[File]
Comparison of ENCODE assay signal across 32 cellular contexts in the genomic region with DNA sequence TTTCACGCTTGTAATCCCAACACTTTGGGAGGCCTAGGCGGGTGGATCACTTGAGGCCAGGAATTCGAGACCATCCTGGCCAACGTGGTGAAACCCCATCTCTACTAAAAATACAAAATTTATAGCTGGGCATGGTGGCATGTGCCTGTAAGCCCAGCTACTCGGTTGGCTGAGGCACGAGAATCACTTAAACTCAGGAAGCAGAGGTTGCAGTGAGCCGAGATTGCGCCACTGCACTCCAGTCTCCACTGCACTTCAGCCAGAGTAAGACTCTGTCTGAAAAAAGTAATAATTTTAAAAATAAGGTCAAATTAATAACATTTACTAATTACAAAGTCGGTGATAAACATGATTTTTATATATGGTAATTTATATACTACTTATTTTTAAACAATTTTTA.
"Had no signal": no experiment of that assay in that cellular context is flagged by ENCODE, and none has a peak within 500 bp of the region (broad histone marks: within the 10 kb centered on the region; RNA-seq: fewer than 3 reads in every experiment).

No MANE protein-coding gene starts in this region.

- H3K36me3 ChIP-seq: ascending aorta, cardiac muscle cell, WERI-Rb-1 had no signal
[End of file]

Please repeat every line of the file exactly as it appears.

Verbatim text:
Comparison of ENCODE assay signal across 32 cellular contexts in the genomic region with DNA sequence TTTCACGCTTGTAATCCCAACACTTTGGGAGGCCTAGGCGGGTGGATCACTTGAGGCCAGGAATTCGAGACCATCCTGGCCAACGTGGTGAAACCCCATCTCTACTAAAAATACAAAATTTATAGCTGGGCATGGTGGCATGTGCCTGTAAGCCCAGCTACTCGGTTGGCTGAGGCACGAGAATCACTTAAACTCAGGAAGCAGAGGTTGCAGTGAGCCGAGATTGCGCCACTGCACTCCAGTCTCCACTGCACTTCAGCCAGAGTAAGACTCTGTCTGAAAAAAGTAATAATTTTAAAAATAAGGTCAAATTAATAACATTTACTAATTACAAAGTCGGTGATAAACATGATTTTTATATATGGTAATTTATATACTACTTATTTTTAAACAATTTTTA.
"Had no signal": no experiment of that assay in that cellular context is flagged by ENCODE, and none has a peak within 500 bp of the region (broad histone marks: within the 10 kb centered on the region; RNA-seq: fewer than 3 reads in every experiment).

No MANE protein-coding gene starts in this region.

- H3K36me3 ChIP-seq: ascending aorta, cardiac muscle cell, WERI-Rb-1 had no signal